"Camp is all about being consistent. Coming in with the same mentality every day, dominate. Be the best player you can be," Barmore said. "My goal is, pass rushing, you have to earn it. You have to earn it from the run, so I focus more on the run than the pass."

Barmore's ability to press blocks as a two-gapping defensive end has sometimes stood out. Patriots head coach Bill Belichick's system mostly asks defensive linemen to hold the point of attack and fill gaps rather than shoot upfield to stop running backs in the backfield. Barmore's first-step explosiveness and power to penetrate the line of scrimmage are his standout traits, so harnessing that into building a wall against the run has been a bit of a transition for him in New England's defensive system.

In past seasons, Barmore's upfield style has relegated him to being a situational player in pass-rush situations only, with 68 percent of his snaps coming in passing situations. Although you can understand that New England has stouter scheme fits that play early-down roles as run stoppers, Barmore has elite talent that, if fully realized, could elevate the entire defensive front.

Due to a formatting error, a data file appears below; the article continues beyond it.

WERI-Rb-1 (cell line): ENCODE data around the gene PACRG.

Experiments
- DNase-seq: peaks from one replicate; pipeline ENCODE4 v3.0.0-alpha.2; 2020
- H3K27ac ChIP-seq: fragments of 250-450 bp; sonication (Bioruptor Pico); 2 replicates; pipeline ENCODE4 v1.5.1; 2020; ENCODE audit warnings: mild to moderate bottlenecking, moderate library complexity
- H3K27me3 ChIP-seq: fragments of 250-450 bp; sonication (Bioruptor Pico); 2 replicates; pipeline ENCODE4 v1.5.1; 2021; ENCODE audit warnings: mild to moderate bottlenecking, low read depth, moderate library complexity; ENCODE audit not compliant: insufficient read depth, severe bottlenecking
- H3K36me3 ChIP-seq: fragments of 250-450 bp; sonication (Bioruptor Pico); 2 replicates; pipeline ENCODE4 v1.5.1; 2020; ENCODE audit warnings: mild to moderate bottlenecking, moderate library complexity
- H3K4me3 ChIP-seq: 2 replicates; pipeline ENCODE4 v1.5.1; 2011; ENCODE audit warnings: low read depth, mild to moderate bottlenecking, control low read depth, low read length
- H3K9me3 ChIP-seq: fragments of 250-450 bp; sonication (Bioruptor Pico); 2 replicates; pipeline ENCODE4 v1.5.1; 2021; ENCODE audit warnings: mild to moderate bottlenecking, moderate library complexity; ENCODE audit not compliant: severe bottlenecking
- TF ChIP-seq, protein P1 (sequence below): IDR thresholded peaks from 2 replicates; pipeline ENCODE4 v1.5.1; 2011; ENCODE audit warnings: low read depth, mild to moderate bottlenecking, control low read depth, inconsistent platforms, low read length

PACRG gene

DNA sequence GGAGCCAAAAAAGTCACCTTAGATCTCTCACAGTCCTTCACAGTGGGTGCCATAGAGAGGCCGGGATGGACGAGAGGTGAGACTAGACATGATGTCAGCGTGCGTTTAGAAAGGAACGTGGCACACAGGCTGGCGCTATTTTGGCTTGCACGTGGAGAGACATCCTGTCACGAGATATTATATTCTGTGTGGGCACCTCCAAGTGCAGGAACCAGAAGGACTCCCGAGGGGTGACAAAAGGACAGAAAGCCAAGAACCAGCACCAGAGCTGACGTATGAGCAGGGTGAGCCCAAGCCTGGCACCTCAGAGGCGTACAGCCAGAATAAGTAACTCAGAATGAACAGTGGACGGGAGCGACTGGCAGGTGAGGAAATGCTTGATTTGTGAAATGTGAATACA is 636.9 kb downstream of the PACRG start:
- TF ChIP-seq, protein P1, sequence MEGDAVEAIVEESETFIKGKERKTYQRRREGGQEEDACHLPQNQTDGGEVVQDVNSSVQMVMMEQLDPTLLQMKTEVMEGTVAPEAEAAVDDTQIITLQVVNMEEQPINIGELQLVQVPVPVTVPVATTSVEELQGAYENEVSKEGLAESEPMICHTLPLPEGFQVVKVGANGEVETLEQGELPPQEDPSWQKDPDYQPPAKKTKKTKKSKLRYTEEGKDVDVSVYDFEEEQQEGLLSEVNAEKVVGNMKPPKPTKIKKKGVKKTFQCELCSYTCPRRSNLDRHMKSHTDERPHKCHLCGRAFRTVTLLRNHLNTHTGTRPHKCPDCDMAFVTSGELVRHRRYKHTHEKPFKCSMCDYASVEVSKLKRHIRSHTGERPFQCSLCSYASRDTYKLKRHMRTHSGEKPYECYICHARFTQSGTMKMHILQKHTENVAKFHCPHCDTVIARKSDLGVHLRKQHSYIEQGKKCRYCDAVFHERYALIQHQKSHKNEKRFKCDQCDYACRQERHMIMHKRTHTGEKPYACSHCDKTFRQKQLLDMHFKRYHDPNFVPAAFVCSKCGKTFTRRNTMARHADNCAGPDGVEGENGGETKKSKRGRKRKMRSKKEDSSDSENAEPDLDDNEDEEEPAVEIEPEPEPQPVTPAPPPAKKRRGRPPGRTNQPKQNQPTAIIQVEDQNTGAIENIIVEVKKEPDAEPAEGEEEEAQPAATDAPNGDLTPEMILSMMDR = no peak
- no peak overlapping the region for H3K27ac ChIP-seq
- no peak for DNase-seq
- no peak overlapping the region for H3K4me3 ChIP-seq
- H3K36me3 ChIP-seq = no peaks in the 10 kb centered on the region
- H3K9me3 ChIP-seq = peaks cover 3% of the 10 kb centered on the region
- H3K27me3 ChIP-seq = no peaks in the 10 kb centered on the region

After another lengthy fully-padded practice for the Patriots, here are four more takeaways from in the trenches following Monday's session at Gillette Stadium:

1. OT Trent Brown Says Limited Practice Participation Due to Injury, Not Contract Related

For those checking in daily on Patriots training camp, the absences along the offensive line have been very noteworthy, with the top O-Line down several projected starters this summer.

Along with right guard Mike Onwenu's remaining on the physically unable-to-perform list, left tackle Trent Brown and left guard Cole Strange have sat out several practices. Team captain David Andrews missed one session in what appeared to be veteran rest, returning on Monday, while newcomer Calvin Anderson remains on the non-football injury list.

The absences have forced projected backups and first-year players into major roles with other frontliners. At times, that has led to uneven stretches in 11-on-11s, where it's been difficult for the quarterbacks to consistently run the offense due to the pressure from the defense.

Following Monday's rainy practice, Brown confirmed to reporters that his limited participation is due to an undisclosed injury. Some have speculated that Brown, who has yet to participate in competitive team drills, was unhappy with his contract. However, the hulking offensive tackle laughed at the notion that he's "holding in" due to his contract status.